being considered include client-side scripting, style sheets, and objects. Until
then, you can access these features by using the extensions provided by the two leading
developers of browsers: Netscape and Microsoft.
Netscape has implemented several exceptional features in their browsers over the
past couple of years. Some of these extensions are being proposed for future versions
of the HTML standards. I will touch on a few of the more popular Netscape extensions.
Frames enable you to divide a page into separate scrollable panes. A common implementation
of this feature is to provide a table of contents frame that remains static on the
pane to the left of the display area while the dynamic body pane displays the contents
of the different sections. You also can create static panes at the top and bottom
sections to provide static header and footer information, like a title at the top
and copyright information at the bottom. You should be careful not to go overboard
when using frames. You can find a good example and implementation of frames at the
following Web site:
Netscape exhibits this page to demonstrate how web pages should be designed using
frames. Other businesses and organizations are taking advantage of frames to disseminate
information. The following is another Web site to check out:
Netscape provides many options for customizing the look of your web pages. You
use these elements with the <Body> tag to affect the appearance of
the page. You can set the background image and background color for your page. You
also can establish the color of your text and the color that indicates links to information
within your web page. For links, you can further customize these colors to indicate
those links that are active and those that have been previously visited. You can
specify the font size and color of any text within the document.
You might want to add a horizontal line at the top and bottom of your page to
separate these sections from the main body. This style can add a feeling of logical
organization to your pages. Netscape provides a feature to place horizontal lines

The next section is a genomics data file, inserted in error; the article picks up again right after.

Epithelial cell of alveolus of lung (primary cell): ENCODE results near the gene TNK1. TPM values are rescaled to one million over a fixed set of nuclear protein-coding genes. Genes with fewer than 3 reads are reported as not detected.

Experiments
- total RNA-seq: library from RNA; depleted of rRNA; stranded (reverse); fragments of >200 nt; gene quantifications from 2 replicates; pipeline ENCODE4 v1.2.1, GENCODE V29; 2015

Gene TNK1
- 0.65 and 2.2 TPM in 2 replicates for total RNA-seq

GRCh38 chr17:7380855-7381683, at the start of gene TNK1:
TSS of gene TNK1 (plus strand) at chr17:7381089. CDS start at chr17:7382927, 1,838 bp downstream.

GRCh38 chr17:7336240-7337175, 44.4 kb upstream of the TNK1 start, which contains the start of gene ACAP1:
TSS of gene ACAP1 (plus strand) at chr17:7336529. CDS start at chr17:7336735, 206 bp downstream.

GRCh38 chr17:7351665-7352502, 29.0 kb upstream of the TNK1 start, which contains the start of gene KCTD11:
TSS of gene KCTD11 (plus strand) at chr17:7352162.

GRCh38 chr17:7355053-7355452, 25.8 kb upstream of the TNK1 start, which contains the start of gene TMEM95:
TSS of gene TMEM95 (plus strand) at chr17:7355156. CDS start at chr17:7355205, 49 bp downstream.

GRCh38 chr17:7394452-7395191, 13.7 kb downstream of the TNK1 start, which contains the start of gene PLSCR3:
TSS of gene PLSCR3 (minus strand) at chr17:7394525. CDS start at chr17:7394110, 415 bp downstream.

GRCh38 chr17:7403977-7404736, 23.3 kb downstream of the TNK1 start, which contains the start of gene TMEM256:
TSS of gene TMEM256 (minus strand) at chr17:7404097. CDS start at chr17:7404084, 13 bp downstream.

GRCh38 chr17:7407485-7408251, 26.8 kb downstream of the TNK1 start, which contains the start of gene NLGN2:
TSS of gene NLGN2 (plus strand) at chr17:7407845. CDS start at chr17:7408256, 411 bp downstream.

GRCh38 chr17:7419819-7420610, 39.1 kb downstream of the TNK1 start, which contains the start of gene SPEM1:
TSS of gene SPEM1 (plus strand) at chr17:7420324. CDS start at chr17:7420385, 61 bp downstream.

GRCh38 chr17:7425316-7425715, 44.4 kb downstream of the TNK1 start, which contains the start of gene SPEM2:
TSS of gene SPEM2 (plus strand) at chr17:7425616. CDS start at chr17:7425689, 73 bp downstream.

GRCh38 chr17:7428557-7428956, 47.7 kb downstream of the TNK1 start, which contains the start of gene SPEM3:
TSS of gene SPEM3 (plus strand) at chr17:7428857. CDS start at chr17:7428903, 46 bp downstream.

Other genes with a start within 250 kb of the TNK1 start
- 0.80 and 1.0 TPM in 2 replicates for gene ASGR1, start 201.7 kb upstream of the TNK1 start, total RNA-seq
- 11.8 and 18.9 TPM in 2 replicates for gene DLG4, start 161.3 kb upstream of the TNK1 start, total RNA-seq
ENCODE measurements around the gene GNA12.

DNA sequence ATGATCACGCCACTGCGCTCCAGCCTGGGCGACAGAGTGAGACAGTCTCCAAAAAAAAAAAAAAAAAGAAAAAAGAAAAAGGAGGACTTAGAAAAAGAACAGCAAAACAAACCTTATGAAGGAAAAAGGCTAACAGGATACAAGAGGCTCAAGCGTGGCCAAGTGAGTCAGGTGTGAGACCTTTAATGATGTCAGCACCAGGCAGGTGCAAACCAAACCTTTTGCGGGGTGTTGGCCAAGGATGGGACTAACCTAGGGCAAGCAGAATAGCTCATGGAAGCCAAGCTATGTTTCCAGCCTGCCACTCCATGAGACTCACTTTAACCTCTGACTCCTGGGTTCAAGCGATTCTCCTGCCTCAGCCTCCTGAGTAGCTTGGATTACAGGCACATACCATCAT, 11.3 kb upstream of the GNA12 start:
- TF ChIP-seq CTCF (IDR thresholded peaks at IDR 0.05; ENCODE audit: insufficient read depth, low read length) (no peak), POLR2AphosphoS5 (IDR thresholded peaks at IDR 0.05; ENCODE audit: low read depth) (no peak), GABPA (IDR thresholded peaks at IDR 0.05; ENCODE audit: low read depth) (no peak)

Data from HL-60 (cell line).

on your page and to set their parameters like size, width, and alignment.
Netscape also provides a way to further customize the look of your tables by specifying
the width of table borders, the spacing around the cells, and the width of the actual
Another popular feature involves placing text around your images. Figure 3.7 demonstrates
Placing text around an image.
Microsoft has made significant enhancements to its Internet Explorer since the
first version was released in 1995. With version 3.0, Internet Explorer regained
the lead for features, surpassing some of the Netscape capabilities. The more unique
extensions of Internet Explorer 3.0 are covered in the following sections.
Microsoft also supports the use of tables. Microsoft has developed some very nice
features within Internet Explorer to enable you to create very graphical tables similar
to the capabilities in Microsoft Word. You can set individual background colors and
background images for each cell in the table.
Microsoft finally supports the use of frames. The addition of this feature allowed
Microsoft to catch up with Netscape. Microsoft took this concept a step further,
though, by providing the ability to create floating and borderless frames. Floating
frames enable you to incorporate the frame concept into an area of your window without
the frame consuming the page.
A floating frame.
A borderless frame.
A floating frame can be sized and placed anywhere within the page. Borderless
frames are frames that don't have a border. Figure 3.8 displays a floating frame,
while Figure 3.9 shows the concept of a borderless frame.
Cascading Style Sheets
A style sheet enables you to set formatting and appearance instructions for all
your web pages. This is similar to using a formatting template in Word or a desktop